Monday, 23 February 2015

Before "The Beginning" (philosophical issues)

Tomorrow I'm going to post a review of The Beginning, Marc Platt's Companion Chronicle telling the story of how the Doctor and Susan stole the TARDIS. As I write this I haven't yet listened to it because I want to get some thoughts down about the whole idea of Doctor Who “prequels” and why I find them a little problematic.

On one level I think its important that Doctor Who begin with An Unearthly Child. There's a definite character arc that starts there and pays off somewhere during Marco Polo in which the Doctor moves from being a scientific observer to something like a functional hero figure. This makes pre-Unearthly Child stories a challenge, to say the least, because before Ian and Barbara stumble into his life the Doctor really isn't the sort of person who has adventures.

This isn't to say there have been no good stories set before the series but the ones I've liked tend not to be about the Doctor so much as Susan. The novella Time And Relative and the audio The Alchemists both use Susan as a protagonist and the Doctor (known simply as “Grandfather” at this point) as more of a background figure. In Time And Relative, Susan and her school friends are trying to reach the Doctor through a vicious snowstorm while in The Alchemists he's been abducted by the SA and Susan is trying to rescue him.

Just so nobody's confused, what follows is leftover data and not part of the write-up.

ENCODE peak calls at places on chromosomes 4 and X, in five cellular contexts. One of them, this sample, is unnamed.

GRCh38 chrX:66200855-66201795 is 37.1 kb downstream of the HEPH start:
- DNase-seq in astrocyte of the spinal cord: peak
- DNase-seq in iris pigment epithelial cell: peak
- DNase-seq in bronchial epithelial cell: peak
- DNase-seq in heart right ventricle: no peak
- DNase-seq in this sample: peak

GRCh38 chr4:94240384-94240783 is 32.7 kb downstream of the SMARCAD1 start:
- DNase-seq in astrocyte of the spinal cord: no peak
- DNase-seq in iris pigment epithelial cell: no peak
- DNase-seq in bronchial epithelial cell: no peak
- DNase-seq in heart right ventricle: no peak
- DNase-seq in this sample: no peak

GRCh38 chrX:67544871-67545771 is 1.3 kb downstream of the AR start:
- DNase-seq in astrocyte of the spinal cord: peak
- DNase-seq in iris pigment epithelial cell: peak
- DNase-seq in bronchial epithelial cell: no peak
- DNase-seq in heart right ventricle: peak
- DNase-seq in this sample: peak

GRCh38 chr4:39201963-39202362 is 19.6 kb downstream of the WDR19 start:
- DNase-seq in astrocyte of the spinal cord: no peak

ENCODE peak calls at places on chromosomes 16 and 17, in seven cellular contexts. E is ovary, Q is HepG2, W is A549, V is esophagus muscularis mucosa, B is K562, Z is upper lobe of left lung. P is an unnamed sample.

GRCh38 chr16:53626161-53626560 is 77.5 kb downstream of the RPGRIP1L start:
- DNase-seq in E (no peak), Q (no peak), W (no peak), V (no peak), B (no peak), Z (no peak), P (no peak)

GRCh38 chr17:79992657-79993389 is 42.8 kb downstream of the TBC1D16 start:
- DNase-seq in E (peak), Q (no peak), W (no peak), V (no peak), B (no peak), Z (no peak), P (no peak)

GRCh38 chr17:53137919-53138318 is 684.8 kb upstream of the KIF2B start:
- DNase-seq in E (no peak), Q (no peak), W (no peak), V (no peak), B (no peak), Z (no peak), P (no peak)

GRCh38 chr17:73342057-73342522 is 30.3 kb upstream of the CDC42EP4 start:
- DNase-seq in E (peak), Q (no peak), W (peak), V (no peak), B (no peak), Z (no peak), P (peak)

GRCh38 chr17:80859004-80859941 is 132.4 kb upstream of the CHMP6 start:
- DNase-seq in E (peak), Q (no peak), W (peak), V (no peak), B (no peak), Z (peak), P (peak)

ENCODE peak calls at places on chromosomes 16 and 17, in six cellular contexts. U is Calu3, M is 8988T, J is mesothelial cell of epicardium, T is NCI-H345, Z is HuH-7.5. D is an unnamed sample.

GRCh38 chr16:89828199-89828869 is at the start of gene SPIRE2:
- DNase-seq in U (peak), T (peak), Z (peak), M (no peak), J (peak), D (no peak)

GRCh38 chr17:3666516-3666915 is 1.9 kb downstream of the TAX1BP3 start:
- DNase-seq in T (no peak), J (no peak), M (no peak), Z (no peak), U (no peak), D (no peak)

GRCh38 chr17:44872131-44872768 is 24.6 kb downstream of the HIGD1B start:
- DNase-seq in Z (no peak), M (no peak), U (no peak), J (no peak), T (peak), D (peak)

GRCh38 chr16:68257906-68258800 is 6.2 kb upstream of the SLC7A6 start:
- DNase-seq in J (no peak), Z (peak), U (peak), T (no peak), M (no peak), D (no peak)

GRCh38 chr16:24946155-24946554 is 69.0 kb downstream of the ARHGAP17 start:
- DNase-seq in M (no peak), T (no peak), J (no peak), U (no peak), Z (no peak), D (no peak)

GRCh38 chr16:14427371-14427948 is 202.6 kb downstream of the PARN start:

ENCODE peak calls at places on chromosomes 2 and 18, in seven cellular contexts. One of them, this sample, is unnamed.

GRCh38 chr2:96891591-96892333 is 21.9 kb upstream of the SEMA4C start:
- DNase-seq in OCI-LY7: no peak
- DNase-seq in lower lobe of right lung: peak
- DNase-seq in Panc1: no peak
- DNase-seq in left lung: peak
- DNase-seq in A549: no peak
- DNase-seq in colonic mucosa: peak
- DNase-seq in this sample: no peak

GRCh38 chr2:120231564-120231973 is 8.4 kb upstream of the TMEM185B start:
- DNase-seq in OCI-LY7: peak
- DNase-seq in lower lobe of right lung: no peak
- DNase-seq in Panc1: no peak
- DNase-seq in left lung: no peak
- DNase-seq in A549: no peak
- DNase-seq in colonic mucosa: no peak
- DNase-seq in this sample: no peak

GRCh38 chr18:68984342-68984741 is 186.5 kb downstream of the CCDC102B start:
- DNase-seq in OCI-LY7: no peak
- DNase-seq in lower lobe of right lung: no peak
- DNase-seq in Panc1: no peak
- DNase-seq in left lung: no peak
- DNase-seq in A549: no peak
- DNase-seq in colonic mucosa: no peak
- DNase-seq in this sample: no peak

The Beginning is a different beast, I feel, since this is very much a Doctor-centric idea: the moment he absconds from Gallifrey. True, the story is (and can only be) narrated by Carole Ann Ford as Susan but there's little way I can foresee to background the Doctor in this set-up.

Then there's the issue of whether this is something the mythos needs. There are stories I am sure every fan has written in their head at some point and the big two are 1) the death of the Thirteenth Doctor and 2) this. When just about every fan has their own personal conception of such a huge unseen moment it runs the risk of being disappointing by default just because it differs from what people imagined. There's certainly a strain of criticism concerning The Time Of The Doctor that follows this (not that there aren't valid criticisms of Time to be had, just that quite a lot of criticism falls into this category).

Of course, this is a real moment of culmination for Marc Platt, who has been working towards this story for a very long time. His 1989 TV script Ghost Light was meant to be about visiting the Doctor's family home and he eventually told that story in his novel Lungbarrow which introduced ideas about the Doctor's life on Gallifrey he expanded in the audio Auld Mortality. So he has form, to say the least, though some of his ideas have always been controversial.

And that's not to mention that, in my personal view, the Big Finish audios are canon. I'm of the opinion that just about every officially published Doctor Who story is canon regardless of contradictions so this, to me, is THE story of how this went down, not just a version of the story. That raises expectations in a way that might not be helpful to my eventual appraisal of the story.

Tomorrow: what I actually thought of the thing. 

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